For those that follow the socionomic principle that social mood is causal, rather than consequential of social action (personified by the buying and selling of stock, willingness to take credit risk, consumer time preferences, etc), some of this weeks headlines should be of interest.
It is often found that financial crises and the uncovering of fraud tend to often coincide. This does not mean, however, that the fraud in question is some shocking revelation, only discovered by the work of a heroic detective. To the contrary. More often than not, the specific fraud was well known for years, even decades, before it became an issue of public outrage. So it is not necessarily the precise nature of whatever fraud has been exposed that is of concern to us. Rather it is the social reaction to it that provides clues to the overall state of social mood, and therefore to potential repercussions this may have for the financial markets.
Social mood was ambiguous to fraud in our financial markets in recent decades. Even the high-profile cases we are all familiar with (Enron, WorldCom, Barings Bank, etc) were mere blips on the radar. The stock market barely reacted. People didn't really care. And unless they were holders of those particular companies' stock, most people's net worth was higher 6 months later. Unemployment was low, wages were rising and they could obtain a mortgage by fogging a mirror. They felt better off. So why complain?
Such is not the case today. Even with a 45% rally in the stock market off the March lows, the average person is still invariably worse off than they were six months ago. And much worse off than they were a year ago. Those who are lucky enough to still have a job see their wages falling or overtime being slashed. Their home's market value is still falling. And the only saving grace of last year - falling mortgage rates and gasoline prices - are now rising again. They are being squeezed at both ends.
So it is only natural that closer scrutiny is paid to those who can be blamed for their plight.
Ron Paul's Federal Reserve Transparency act (HR 1207) appears to be one such manifestation of the common anger. Of course, the Federal Reserve's meddling in the economy is nothing new. Dr. Paul has been warning of its interventionist economic policies since the early 70s. Entire economic schools of thought have railed against the Fed since its inception in 1913, arguing that their interventionism magnifies the business cycle, rather than smoothes it. So why is it that now, all of a sudden this bill has obtained 213 cosponsors stretching across both parties? Democratic Party skepticism of central banking is showing its first signs of life since the days of Grover Cleveland. There was no organized public outrage against the Fed after the Dot.com collapse, nor after the S&L crisis. So what has changed? Only the social willingness to go after those who can be blamed for causing the bubble.
Another revelation we have learned of is that former CEO of subprime lender Countrywide Financial, Angelo Mozilo is being charged with fraud by the SEC for insider trading and failure to disclose pertinent information to shareholders. Mozilo sold $139 million worth of stock in 2006 and 2007 while it was obvious that the subprime business model was kaput. Nevertheless, Mozilo and Countrywide continued using company profits for share buybacks - the same stock he was selling. Again, this is hardly surprising. Share buyback announcements were almost a daily occurrence in early 2007 and many of the buybacks coincided with executive exercise of stock options or outright dumping of shares. This was pointed out on numerous occasions by many market analysts and shareholder advocacy groups. Yet the cries fell on deaf ears. Until now. A pertinent snip from a MarketWatch article dated June 5th reads that the defense lawyer "...also accused the SEC of bringing the case in response to political pressure to repair its reputation, which has taken hits from the agency's failure to detect the Bernard Madoff fraud." (emphasis added)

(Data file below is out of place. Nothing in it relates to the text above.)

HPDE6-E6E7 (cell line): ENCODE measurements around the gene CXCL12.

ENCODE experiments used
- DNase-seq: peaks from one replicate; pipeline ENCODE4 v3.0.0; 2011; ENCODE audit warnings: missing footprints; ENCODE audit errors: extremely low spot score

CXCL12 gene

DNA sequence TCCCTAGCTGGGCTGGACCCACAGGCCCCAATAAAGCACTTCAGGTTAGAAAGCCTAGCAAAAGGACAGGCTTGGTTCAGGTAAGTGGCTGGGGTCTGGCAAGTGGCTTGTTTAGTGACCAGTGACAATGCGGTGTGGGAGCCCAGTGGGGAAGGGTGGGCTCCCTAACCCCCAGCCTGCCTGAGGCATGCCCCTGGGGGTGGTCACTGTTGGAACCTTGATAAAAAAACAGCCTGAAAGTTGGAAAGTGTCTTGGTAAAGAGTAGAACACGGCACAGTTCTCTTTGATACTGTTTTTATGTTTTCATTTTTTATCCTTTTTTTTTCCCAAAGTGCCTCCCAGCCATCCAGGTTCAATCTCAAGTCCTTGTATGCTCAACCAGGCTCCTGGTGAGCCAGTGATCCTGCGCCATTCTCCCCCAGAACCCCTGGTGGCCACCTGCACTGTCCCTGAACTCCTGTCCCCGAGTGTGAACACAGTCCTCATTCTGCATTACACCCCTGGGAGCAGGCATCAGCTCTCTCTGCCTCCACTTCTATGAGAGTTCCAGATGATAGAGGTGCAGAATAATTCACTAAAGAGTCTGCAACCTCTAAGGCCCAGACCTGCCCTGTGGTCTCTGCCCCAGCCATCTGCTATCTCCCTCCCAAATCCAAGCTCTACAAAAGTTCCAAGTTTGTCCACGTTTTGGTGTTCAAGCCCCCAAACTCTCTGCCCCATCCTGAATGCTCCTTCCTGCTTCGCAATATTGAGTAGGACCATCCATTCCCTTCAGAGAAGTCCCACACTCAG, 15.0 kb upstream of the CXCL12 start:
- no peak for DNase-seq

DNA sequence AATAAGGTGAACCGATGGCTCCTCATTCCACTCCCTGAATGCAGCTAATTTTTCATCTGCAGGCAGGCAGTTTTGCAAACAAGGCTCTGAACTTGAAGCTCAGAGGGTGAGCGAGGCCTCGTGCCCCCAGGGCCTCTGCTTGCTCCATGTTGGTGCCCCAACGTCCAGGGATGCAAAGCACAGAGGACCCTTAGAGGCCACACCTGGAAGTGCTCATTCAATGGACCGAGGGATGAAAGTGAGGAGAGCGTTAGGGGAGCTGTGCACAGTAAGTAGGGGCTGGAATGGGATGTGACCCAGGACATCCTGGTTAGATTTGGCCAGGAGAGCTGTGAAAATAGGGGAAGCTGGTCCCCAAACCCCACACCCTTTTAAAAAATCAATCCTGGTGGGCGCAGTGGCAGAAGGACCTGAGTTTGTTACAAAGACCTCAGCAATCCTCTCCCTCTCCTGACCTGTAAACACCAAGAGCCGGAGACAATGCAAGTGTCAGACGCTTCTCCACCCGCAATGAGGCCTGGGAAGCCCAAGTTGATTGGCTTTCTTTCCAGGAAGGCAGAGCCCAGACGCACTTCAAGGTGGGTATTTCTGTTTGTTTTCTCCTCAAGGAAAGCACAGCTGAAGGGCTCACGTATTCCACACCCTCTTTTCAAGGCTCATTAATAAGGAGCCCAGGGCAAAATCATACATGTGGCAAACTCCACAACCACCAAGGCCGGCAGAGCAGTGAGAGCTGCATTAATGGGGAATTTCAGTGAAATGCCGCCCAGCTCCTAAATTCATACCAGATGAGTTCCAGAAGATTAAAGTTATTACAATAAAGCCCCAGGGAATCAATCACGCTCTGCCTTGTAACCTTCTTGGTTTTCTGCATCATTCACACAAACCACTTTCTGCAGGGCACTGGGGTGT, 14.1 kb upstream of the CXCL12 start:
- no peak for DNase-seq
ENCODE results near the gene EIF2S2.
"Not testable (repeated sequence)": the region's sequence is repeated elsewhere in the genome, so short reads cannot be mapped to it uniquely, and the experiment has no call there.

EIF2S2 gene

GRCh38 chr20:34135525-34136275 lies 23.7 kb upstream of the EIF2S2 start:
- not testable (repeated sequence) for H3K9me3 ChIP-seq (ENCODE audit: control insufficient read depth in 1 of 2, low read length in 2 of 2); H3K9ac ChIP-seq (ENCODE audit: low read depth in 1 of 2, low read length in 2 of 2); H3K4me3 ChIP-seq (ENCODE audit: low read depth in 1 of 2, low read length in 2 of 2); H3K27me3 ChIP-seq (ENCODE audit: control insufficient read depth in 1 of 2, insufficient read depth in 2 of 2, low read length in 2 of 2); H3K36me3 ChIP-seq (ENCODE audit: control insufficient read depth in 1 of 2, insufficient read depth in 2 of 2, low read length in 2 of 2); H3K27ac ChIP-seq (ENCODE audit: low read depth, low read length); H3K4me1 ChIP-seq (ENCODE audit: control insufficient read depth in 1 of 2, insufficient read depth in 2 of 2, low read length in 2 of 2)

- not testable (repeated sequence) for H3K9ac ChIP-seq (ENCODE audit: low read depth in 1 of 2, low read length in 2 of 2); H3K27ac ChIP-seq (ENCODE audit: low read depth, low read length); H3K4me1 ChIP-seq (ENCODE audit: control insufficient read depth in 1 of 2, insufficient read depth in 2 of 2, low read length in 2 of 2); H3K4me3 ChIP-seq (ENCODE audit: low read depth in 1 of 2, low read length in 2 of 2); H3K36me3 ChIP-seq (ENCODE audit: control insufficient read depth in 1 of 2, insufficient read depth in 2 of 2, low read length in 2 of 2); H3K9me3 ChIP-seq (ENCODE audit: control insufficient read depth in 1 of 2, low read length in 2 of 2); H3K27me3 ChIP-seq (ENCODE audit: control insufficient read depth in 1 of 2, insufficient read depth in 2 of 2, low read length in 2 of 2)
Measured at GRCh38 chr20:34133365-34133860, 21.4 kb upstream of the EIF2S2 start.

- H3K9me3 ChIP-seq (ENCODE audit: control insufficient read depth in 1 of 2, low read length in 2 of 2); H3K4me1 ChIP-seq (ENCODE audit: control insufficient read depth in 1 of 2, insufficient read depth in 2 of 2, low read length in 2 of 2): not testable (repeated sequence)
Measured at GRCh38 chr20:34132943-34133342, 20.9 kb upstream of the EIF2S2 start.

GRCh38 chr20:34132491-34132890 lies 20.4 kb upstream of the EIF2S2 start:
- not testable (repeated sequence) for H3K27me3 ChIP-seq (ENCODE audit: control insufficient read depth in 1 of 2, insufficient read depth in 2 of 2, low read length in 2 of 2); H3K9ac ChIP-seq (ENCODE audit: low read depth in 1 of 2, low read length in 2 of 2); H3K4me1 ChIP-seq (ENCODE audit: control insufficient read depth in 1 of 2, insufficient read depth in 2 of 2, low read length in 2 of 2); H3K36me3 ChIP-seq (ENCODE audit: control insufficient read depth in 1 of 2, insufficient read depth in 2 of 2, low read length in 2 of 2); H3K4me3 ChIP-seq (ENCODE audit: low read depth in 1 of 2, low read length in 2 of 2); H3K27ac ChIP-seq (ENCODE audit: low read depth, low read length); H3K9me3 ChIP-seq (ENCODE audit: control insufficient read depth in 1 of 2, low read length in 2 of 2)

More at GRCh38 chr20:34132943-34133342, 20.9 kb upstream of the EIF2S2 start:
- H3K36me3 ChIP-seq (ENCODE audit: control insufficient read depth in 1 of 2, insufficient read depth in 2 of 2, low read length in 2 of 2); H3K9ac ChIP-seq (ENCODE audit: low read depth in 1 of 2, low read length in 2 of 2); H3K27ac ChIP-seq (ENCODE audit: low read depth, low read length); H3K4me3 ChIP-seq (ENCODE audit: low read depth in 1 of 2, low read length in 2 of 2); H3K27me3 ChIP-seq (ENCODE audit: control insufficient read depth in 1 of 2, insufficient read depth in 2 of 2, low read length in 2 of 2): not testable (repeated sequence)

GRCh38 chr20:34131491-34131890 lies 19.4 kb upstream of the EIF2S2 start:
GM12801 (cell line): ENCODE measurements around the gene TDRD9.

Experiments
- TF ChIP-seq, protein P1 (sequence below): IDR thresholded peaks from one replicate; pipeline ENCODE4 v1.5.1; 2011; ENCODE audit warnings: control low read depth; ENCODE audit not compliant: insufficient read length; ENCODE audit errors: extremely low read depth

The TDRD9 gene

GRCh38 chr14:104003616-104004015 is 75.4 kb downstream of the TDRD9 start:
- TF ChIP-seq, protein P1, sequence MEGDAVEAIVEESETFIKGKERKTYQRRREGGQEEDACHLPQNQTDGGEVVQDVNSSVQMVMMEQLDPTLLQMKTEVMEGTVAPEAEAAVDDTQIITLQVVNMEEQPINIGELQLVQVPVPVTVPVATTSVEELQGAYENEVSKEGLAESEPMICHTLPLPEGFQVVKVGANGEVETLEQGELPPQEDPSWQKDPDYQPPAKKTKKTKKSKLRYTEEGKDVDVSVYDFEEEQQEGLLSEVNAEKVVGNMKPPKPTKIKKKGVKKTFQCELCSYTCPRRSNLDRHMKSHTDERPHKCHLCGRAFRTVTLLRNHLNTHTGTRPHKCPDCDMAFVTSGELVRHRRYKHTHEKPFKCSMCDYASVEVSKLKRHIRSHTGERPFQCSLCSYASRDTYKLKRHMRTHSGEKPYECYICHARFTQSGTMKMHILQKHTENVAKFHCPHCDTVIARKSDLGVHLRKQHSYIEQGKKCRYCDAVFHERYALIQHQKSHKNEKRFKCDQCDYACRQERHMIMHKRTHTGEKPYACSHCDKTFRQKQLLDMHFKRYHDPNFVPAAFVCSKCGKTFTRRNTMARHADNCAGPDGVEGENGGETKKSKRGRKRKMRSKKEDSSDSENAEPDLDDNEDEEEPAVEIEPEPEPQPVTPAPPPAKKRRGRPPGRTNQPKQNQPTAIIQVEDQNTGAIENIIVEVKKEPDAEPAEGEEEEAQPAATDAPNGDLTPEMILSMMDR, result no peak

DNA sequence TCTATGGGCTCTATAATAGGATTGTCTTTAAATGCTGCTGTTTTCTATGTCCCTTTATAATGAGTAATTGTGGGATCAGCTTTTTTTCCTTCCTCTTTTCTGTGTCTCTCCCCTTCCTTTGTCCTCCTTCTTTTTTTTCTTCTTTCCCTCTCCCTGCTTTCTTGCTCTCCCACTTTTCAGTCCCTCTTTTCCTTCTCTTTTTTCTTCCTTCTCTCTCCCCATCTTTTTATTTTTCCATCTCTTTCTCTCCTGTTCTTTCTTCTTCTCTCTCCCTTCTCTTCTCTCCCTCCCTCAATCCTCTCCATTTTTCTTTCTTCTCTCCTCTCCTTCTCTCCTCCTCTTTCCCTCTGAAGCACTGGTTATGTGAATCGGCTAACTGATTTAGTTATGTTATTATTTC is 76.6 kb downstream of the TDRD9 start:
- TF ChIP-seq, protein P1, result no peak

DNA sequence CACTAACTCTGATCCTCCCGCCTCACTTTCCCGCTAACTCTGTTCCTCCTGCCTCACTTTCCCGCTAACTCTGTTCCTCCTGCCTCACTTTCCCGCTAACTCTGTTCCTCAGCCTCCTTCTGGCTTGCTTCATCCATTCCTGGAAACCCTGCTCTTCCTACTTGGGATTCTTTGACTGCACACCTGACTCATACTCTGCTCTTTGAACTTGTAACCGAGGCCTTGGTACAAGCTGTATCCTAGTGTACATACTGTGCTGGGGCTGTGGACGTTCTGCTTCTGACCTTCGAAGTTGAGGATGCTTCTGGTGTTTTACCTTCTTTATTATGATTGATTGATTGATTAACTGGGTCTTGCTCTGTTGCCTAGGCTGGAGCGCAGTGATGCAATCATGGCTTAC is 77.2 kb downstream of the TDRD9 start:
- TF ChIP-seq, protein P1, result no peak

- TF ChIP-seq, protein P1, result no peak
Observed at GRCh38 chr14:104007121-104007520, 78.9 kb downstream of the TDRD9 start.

Political motives for covering one's own tracks will likely prove to be fuel for the insatiable fire of public rage. Inquiries and fraud charges like these will in turn reveal more fraud and negligence by regulators. In the last week we have learned that another Countrywide executive, John McMurray tried to blow the whistle on the company's potential systemic risk at a conference hosted by the Federal Reserve Bank of Chicago in 2006. He was promptly ignored.
On April 15th, however, we received perhaps our most telling bit of evidence on the state of social mood. More than a million Americans participated in tax day TEA (Taxed Enough Already) Parties, expressing various grievances they have with their government's handling of the credit crisis. The second round of these events will be held on July 4th and are being organized in over 1100 US cities. Will the calls for political action add to the positive feedback cycle of seeking out scapegoats which upon new revelations further intensify public anger, calling for more inquiries, etc...?
It is more than a slight possibility that the countertrend wave of investor optimism persists for longer than most bears are able to stand, while social pessimism builds in the background. But my suspicion is that as the summer wears on, social mood will prove too much for the stock market to handle, and opportunistic traders will take their profits at the first sniff of a turnaround.
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